A time of joy and anticipation, pregnancy may also involve physical discomfort and, in some cases, headaches.
One study reports that more than 80 percent of women during their reproductive years’ experience headaches making headaches a common ailment during pregnancy. Oftentimes, women hesitate to take over-the-counter or prescription medication for headache relief but instrument adjusting may offer a better solution.
During pregnancy, joints in the cervical spine become “hypomobile,” meaning they don’t move as they should, according to James Ellis, DC, MSACN and owner of Evolved Health Chiropractic & Sports Medicine in Woburn, Massachusetts. “This is usually caused by poor posture over time. With poor posture comes muscle tension, which pulls and locks the joints,” he says. “Without the appropriate movement of joints, muscle imbalances develop, leading to pain and discomfort over time.”
As pregnancy advances, postural changes are common, adversely affecting the muscles and joints of the neck and back and causing increased tension and pain, Ellis saus. “Instrument adjusting helps by moving the joints of the cervical spine and neurologically resetting the muscles to relax, therefore helping to alleviate pain associated with headaches,” he says. “When an adjustment is performed, it moves the joints that are hypomobile and causes a quick stretch of the muscles. This stimulates sensory receptors called mechanorreceptors, which sense movement and inhibit pain.”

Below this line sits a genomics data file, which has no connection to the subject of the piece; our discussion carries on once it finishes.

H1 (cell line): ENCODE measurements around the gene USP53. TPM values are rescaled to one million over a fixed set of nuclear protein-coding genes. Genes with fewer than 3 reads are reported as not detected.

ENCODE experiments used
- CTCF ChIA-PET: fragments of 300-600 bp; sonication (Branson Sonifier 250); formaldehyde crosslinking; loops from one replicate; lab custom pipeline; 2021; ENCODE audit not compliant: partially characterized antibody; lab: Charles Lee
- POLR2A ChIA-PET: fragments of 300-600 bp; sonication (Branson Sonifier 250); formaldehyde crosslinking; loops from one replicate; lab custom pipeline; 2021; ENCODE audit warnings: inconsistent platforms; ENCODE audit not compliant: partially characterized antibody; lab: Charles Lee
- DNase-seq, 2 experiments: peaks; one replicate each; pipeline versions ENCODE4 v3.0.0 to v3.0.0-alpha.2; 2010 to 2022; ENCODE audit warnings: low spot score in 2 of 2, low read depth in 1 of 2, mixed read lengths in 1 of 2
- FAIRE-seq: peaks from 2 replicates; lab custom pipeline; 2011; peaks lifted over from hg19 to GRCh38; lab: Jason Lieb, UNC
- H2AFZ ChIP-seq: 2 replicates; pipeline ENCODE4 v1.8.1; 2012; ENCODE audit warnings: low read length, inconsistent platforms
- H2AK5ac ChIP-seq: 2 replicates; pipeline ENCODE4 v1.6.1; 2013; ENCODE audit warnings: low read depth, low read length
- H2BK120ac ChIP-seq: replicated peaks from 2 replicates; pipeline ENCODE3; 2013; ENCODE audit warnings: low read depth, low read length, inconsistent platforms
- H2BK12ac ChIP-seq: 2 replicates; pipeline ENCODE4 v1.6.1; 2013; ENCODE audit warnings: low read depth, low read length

A needed adjustment
The International Headache Society (IHS) issued classification guidelines that make distinctions among several types of headaches, pointing out that tension headaches often have a high personal impact and are thought to be neurobiologically based. Ellis says, “While spinal adjustments have been shown to be effective for many types of headaches, the current research most supports the use of adjustments for tension headaches, caused by tight muscles of the neck and back.”
The American Chiropractic Association (ACA) cites a couple of studies, one out of the Duke University Evidence-Based Practice Center in North Carolina and another published in the Journal of Manipulative and Physiological Therapeutics that supports Ellis’ claims.
For optimal results, Ellis recommends that initial treatments be administered two to three times per week. “This is because our muscles have memory and, much like learning to ride a bike, they have learned to be in this shortened abnormal position, adversely affecting your neck,” he says. “Changing this pattern will take several visits.”
Pregnant women can rest assured that instrument adjusting is “extremely safe and adverse events are rarely reported,” according to Ellis. “However, one can be over-treated, which may cause soreness or even stiffness. Once you and your doctor feel that you are improving, treatment frequency should be lowered to one to two times per week and so on.”
While instrument adjusting can provide relief from tension headaches during pregnancy, Ellis suggests that adding other alternative therapies can enhance the outcome. “Most causes of tension headaches in pregnancy are multifactorial with posture, hormones and fatigue,” he says. “This requires a customary approach to treatment and relaxation to ease built up tension, regulate hormone levels and alleviate stress.”
Although the technique is generally safe, pregnant women who have acute inflammatory joint disorders, such as rheumatoid arthritis, infections, uncontrolled hypertension or a history of stroke or seizure disorders should avoid instrument adjusting, cautions Ellis. He adds that the chiropractor should be aware of sensitive acupressure points in pregnant patients as well.